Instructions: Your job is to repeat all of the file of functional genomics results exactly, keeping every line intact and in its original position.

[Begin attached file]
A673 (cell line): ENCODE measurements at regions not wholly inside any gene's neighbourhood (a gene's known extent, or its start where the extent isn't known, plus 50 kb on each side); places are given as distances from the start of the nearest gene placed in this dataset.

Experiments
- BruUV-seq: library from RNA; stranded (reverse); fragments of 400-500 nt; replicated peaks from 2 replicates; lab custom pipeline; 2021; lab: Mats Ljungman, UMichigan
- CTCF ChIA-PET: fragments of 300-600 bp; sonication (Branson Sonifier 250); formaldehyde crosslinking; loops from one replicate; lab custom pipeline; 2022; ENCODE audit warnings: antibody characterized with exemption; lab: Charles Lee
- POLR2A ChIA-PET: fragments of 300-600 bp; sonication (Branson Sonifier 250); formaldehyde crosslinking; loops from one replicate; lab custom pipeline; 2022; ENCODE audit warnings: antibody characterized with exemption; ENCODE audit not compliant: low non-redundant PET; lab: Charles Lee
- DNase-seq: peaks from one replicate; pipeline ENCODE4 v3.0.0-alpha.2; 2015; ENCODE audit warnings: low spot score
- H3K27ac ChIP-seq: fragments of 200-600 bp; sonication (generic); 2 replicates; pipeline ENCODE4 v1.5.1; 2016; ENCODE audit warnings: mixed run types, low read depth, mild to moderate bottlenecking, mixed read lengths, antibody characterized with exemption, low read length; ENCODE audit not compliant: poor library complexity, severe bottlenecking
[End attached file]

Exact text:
A673 (cell line): ENCODE measurements at regions not wholly inside any gene's neighbourhood (a gene's known extent, or its start where the extent isn't known, plus 50 kb on each side); places are given as distances from the start of the nearest gene placed in this dataset.

Experiments
- BruUV-seq: library from RNA; stranded (reverse); fragments of 400-500 nt; replicated peaks from 2 replicates; lab custom pipeline; 2021; lab: Mats Ljungman, UMichigan
- CTCF ChIA-PET: fragments of 300-600 bp; sonication (Branson Sonifier 250); formaldehyde crosslinking; loops from one replicate; lab custom pipeline; 2022; ENCODE audit warnings: antibody characterized with exemption; lab: Charles Lee
- POLR2A ChIA-PET: fragments of 300-600 bp; sonication (Branson Sonifier 250); formaldehyde crosslinking; loops from one replicate; lab custom pipeline; 2022; ENCODE audit warnings: antibody characterized with exemption; ENCODE audit not compliant: low non-redundant PET; lab: Charles Lee
- DNase-seq: peaks from one replicate; pipeline ENCODE4 v3.0.0-alpha.2; 2015; ENCODE audit warnings: low spot score
- H3K27ac ChIP-seq: fragments of 200-600 bp; sonication (generic); 2 replicates; pipeline ENCODE4 v1.5.1; 2016; ENCODE audit warnings: mixed run types, low read depth, mild to moderate bottlenecking, mixed read lengths, antibody characterized with exemption, low read length; ENCODE audit not compliant: poor library complexity, severe bottlenecking